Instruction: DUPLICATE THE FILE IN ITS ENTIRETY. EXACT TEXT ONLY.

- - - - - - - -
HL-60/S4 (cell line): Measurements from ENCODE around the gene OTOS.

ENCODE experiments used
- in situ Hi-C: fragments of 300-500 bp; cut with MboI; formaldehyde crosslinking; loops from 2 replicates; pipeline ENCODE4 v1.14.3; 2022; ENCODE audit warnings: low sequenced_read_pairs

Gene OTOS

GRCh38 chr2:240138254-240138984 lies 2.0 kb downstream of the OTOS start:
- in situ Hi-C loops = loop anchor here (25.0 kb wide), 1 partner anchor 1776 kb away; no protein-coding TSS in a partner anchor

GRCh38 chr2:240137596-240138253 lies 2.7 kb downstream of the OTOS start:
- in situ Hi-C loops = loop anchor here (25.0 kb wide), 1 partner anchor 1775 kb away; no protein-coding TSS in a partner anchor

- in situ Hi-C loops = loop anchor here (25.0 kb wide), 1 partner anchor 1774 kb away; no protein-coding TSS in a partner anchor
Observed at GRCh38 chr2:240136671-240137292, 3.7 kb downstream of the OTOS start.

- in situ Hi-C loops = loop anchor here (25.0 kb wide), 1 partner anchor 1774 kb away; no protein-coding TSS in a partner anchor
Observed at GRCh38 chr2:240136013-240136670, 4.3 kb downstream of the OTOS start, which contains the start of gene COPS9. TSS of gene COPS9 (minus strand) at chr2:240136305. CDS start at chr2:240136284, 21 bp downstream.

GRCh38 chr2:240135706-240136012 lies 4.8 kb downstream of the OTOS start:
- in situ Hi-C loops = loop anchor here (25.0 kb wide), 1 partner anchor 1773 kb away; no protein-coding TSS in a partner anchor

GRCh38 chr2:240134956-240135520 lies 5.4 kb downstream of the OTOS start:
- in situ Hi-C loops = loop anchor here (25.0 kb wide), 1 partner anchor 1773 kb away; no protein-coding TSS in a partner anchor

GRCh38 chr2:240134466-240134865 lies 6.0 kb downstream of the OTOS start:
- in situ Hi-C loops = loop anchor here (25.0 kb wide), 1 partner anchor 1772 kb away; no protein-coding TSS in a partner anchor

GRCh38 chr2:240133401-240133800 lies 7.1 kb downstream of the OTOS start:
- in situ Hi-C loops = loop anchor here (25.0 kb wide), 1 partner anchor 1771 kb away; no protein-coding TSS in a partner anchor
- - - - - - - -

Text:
HL-60/S4 (cell line): Measurements from ENCODE around the gene OTOS.

ENCODE experiments used
- in situ Hi-C: fragments of 300-500 bp; cut with MboI; formaldehyde crosslinking; loops from 2 replicates; pipeline ENCODE4 v1.14.3; 2022; ENCODE audit warnings: low sequenced_read_pairs

Gene OTOS

GRCh38 chr2:240138254-240138984 lies 2.0 kb downstream of the OTOS start:
- in situ Hi-C loops = loop anchor here (25.0 kb wide), 1 partner anchor 1776 kb away; no protein-coding TSS in a partner anchor

GRCh38 chr2:240137596-240138253 lies 2.7 kb downstream of the OTOS start:
- in situ Hi-C loops = loop anchor here (25.0 kb wide), 1 partner anchor 1775 kb away; no protein-coding TSS in a partner anchor

- in situ Hi-C loops = loop anchor here (25.0 kb wide), 1 partner anchor 1774 kb away; no protein-coding TSS in a partner anchor
Observed at GRCh38 chr2:240136671-240137292, 3.7 kb downstream of the OTOS start.

- in situ Hi-C loops = loop anchor here (25.0 kb wide), 1 partner anchor 1774 kb away; no protein-coding TSS in a partner anchor
Observed at GRCh38 chr2:240136013-240136670, 4.3 kb downstream of the OTOS start, which contains the start of gene COPS9. TSS of gene COPS9 (minus strand) at chr2:240136305. CDS start at chr2:240136284, 21 bp downstream.

GRCh38 chr2:240135706-240136012 lies 4.8 kb downstream of the OTOS start:
- in situ Hi-C loops = loop anchor here (25.0 kb wide), 1 partner anchor 1773 kb away; no protein-coding TSS in a partner anchor

GRCh38 chr2:240134956-240135520 lies 5.4 kb downstream of the OTOS start:
- in situ Hi-C loops = loop anchor here (25.0 kb wide), 1 partner anchor 1773 kb away; no protein-coding TSS in a partner anchor

GRCh38 chr2:240134466-240134865 lies 6.0 kb downstream of the OTOS start:
- in situ Hi-C loops = loop anchor here (25.0 kb wide), 1 partner anchor 1772 kb away; no protein-coding TSS in a partner anchor

GRCh38 chr2:240133401-240133800 lies 7.1 kb downstream of the OTOS start:
- in situ Hi-C loops = loop anchor here (25.0 kb wide), 1 partner anchor 1771 kb away; no protein-coding TSS in a partner anchor